Astronomers say they have found the oldest star in the universe.
A team from the Australian National University said their star was formed 13.6 billion years ago - just 200 million or so years after the moment the universe was created.
The star (named 'SMSS J031300.36-670839.3.') is far older than the previous record holders - two stars found in 2007 and 2013 which are both about 13.2 billion years old.
Above: this image captured by the NASA/ESA Hubble Space Telescope, reveals a star in the process of forming within the Chameleon cloud - a separate, but related discovery.
The discovery has been claimed by Stefan Keller at the Australian National University in Canberra, using the SkyMapper telescope at the Siding Spring observatory near Coonabarabran.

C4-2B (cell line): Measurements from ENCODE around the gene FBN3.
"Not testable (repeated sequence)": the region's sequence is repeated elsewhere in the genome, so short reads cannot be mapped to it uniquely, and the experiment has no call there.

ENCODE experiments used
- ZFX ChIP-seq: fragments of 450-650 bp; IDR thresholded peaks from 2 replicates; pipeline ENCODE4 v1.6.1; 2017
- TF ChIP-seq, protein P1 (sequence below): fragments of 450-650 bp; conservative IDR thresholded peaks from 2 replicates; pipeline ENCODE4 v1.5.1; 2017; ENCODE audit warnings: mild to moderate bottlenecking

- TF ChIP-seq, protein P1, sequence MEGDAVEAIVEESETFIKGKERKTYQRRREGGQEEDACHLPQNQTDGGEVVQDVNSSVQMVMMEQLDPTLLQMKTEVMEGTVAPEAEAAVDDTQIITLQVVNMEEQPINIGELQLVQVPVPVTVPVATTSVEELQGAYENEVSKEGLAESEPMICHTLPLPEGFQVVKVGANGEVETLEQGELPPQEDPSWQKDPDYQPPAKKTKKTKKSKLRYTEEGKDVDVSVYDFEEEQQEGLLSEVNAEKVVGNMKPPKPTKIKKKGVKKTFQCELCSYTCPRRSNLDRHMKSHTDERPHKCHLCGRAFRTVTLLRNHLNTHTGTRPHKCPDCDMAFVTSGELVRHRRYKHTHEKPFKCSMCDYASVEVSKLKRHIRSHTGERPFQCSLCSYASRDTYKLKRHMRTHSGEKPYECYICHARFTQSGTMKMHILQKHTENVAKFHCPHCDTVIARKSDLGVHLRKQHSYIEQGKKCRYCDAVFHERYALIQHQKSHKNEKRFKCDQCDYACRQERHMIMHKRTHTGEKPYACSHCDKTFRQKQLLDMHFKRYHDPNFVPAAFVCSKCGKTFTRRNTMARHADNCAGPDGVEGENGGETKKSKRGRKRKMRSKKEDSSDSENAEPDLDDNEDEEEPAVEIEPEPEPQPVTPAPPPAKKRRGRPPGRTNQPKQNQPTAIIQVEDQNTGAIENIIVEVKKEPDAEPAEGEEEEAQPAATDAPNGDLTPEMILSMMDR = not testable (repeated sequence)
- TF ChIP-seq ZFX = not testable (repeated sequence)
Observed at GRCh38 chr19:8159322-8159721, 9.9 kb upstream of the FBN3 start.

Keller said that the star is actually located in our own galaxy, about 6,000 light years from Earth.
At first that sounds counter-intuitive, but Keller says there are tell-tale signs in the star's chemistry that speak to its ancient origins.
"Just by imaging the colours of stars, we can tell which stars are prime candidates of being the oldest,” Keller told the Guardian.
"We can tell how much iron it has – the more iron, the younger the star. In the case of the star we have announced, the amount of iron present is a factor of at least 60 times less than any other star."
Iron content enriches in stars after every 'rebirth' - which is why having so little iron tells astronomers that it is very old indeed.
It is thought the star would have formed after an even more ancient star with 60 times the mass of our sun collapsed into a supernova.
The find is reported in the journal Nature, and has since been confirmed by other telescopes.